The Wanchain cross-chain feature currently includes mainnet and testnet connections with the Ethereum network. This means that users can use the Wanchain multi-party computing Storeman solution to convert ETH coin on Ethereum to WETH (Wanchain ETH token) on the Wanchain network, as well as convert the Wanchain token back to native ETH.
Essentially there is a little ping-pong between the sender, the Storeman group, and the receiver. The lock is initiated by the sender and then completed by the Storeman group, and then the redeem is initiated by the receiver and then completed by the Storeman group.
The smart contracts enforce that the funds are redeemed within a given time
period. That is, if the the funds are locked but the redeemer does not redeem
the token within 4 hours (the time until expiration for Ethereum), then the
transaction will move to a “Revoked” state. If that happens, the redeemer will
no longer be able to redeem the WETH, and the sender will have to make a
Revoke call to get the locked ETH back.
The steps for outbound transactions are similar to the steps for inbound
transactions, though with a couple small differences. Besides working on
opposite chains, the main difference from the steps for an inbound transaction
is that for an outbound transaction the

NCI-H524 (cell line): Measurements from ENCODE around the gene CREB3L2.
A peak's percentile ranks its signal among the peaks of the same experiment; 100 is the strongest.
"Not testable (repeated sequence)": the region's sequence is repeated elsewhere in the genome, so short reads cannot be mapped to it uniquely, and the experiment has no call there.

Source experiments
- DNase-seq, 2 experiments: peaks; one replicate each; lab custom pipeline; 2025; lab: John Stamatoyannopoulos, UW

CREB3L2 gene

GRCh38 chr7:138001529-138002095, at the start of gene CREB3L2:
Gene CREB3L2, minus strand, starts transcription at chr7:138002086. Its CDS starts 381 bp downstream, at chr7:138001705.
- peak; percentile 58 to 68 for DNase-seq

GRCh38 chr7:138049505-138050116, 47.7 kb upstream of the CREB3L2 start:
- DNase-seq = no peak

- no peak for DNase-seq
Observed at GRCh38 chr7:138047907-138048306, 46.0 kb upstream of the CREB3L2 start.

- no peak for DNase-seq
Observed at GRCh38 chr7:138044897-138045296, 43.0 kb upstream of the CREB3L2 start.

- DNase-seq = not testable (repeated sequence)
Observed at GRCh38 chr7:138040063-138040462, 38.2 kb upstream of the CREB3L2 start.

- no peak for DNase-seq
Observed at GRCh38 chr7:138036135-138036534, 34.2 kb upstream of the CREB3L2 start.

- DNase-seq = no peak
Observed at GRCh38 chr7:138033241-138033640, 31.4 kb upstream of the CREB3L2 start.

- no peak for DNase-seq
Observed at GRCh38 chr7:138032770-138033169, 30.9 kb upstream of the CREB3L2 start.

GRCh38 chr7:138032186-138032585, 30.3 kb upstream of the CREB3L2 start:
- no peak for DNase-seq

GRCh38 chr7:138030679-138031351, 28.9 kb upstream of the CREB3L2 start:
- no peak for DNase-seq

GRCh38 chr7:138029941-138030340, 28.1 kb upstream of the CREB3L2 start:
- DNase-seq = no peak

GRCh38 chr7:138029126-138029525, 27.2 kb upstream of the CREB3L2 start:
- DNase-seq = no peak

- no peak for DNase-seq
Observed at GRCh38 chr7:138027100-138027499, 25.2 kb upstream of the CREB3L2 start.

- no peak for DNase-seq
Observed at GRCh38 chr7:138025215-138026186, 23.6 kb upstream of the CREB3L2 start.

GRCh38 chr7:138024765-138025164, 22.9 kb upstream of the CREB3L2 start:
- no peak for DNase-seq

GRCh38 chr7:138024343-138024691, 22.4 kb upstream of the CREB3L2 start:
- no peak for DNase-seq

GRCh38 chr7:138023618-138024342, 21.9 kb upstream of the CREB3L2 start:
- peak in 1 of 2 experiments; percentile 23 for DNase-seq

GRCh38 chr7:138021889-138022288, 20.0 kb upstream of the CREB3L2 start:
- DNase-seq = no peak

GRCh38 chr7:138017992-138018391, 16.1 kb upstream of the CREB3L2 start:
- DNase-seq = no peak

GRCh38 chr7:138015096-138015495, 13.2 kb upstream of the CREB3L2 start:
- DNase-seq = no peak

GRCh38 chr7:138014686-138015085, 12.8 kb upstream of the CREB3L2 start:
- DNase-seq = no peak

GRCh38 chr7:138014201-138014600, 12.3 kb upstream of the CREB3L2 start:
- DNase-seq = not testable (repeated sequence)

Lock call to the smart contract must
include an outbound fee, priced in WAN.
Also, like with inbound transactions, if the outbound redeemer does not redeem
within the time limit then the transaction will go into a “Revoked” state and
can no longer be redeemed. In that case the
Revoke call must be made by the
sender to get the locked WETH back.
In the following examples we will use
wanx to make cross-chain transactions,
which requires that we have a connection to the Ethereum network, for both
sending transactions and listening for contract events. For the mainnet
integration we will need to connect to the Ethereum mainnet, naturally, and for
the testnet integration we will need to connect with the Rinkeby network.
Running an Ethereum comes with its own challenges, which we will not cover here. While you can run your own Ethereum node, for the examples below we will instead rely on Infura, a gateway service for the Ethereum network.
If you are running your own Ethereum, you can use web3 to connect to it by passing in a new HTTP provider with the node’s URL when initializing web3. For example, if the node is running on the same machine as the script, we can initialize web3 like so:
const Web3 = require('web3'); const web3eth = new Web3(new Web3.providers.HttpProvider('http://localhost:18545');
To use Infura instead, we can initialize web3 in the same way, but instead of passing in the URL of the Ethereum node, we pass in the Infura URL.
const Web3 = require('web3'); const web3eth = new Web3(new Web3.providers.HttpProvider('https://rinkeby.infura.io/<myToken>');
Make sure to add your Infura token to the URL. For testnet you should use the
rinkeby.infura.io subdomain, as shown above, while for mainnet you should use